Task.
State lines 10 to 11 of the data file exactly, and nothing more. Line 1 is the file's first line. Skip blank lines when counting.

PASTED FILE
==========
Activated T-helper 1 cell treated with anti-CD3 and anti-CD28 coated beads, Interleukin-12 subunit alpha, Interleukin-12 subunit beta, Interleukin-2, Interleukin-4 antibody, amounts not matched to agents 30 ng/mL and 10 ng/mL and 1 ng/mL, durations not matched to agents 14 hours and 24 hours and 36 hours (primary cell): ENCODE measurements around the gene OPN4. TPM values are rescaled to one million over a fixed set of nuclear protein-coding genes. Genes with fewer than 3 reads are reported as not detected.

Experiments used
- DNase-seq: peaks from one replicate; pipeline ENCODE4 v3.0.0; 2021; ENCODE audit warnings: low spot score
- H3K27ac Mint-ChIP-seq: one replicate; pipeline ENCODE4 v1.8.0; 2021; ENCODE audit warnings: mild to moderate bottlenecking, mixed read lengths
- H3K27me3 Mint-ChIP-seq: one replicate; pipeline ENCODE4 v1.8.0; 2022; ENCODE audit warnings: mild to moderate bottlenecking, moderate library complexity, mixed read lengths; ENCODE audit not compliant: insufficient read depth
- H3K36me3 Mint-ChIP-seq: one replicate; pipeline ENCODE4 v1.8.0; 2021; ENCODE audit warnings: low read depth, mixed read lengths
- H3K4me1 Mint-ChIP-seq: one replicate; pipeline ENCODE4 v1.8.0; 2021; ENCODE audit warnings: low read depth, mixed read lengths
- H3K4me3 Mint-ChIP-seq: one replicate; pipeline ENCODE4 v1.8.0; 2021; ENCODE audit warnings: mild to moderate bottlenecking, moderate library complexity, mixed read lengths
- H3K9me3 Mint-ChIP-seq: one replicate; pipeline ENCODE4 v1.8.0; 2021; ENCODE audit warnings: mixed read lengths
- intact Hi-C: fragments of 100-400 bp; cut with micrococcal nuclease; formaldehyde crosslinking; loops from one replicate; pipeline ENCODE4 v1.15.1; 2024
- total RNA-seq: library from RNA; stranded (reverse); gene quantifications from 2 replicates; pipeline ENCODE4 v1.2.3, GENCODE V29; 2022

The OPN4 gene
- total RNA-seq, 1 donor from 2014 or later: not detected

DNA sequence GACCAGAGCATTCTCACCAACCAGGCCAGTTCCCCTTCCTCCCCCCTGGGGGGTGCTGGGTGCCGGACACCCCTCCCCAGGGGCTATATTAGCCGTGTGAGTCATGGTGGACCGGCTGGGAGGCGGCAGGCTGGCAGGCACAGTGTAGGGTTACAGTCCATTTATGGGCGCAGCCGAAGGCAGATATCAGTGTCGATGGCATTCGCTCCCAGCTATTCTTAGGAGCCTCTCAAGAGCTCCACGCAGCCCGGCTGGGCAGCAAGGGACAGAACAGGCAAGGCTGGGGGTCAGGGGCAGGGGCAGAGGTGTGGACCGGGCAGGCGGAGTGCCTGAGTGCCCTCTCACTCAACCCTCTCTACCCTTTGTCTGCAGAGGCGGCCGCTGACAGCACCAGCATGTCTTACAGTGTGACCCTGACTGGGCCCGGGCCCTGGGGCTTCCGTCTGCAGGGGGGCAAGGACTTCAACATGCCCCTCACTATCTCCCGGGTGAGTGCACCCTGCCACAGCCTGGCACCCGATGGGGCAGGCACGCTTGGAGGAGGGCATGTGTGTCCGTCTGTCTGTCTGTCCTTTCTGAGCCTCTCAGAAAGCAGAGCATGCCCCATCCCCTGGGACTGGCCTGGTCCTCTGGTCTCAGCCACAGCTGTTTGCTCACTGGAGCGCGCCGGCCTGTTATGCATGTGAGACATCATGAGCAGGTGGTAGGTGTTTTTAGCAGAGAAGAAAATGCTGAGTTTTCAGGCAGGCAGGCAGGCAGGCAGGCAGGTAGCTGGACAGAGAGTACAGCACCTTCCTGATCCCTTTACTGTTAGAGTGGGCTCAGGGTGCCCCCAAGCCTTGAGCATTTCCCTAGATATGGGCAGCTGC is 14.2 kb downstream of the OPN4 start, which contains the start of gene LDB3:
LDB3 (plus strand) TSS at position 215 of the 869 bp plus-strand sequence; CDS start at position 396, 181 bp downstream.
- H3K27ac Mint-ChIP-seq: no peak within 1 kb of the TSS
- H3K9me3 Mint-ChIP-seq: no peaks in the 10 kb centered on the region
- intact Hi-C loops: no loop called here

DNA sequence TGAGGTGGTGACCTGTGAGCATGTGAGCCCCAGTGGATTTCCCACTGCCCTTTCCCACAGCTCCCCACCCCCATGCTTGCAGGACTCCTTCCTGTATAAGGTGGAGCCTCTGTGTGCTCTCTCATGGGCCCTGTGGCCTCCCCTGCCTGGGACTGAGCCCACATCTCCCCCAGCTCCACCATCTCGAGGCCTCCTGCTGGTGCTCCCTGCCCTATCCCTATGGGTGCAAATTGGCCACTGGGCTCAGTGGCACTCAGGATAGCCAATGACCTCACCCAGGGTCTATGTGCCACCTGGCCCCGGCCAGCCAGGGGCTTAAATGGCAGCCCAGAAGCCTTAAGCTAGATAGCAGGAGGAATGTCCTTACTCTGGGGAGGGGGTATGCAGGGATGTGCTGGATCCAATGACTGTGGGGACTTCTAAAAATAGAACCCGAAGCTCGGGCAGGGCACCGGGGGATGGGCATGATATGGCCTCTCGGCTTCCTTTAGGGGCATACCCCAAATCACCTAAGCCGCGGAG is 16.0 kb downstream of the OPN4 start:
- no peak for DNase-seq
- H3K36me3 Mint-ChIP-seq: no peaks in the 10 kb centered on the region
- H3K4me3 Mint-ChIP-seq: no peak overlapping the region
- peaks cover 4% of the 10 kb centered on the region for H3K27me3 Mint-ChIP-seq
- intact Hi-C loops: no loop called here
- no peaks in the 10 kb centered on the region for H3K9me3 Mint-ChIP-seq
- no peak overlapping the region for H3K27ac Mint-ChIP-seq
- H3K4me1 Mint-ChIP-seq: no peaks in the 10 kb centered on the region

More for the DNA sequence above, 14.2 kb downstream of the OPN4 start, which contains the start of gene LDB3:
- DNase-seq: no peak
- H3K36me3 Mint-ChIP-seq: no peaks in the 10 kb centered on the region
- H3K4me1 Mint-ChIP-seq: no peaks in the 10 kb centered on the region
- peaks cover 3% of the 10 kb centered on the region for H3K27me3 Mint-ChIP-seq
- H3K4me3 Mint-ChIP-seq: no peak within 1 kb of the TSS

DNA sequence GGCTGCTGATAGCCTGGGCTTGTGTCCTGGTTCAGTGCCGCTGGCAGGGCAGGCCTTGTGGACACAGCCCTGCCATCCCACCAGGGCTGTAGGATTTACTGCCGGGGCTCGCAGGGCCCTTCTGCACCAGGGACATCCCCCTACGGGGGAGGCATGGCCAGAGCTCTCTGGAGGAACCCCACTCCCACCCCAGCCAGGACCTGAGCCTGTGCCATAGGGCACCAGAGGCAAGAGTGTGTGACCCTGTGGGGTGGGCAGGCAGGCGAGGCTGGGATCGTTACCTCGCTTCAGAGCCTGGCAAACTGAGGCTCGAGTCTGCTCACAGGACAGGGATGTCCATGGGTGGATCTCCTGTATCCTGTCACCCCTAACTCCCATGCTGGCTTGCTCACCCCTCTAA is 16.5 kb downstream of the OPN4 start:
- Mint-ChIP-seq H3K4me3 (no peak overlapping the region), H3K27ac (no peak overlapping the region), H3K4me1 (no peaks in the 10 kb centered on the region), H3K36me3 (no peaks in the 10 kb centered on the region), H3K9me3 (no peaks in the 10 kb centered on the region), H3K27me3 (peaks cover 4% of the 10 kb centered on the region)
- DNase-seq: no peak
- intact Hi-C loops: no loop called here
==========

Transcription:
- intact Hi-C: fragments of 100-400 bp; cut with micrococcal nuclease; formaldehyde crosslinking; loops from one replicate; pipeline ENCODE4 v1.15.1; 2024
- total RNA-seq: library from RNA; stranded (reverse); gene quantifications from 2 replicates; pipeline ENCODE4 v1.2.3, GENCODE V29; 2022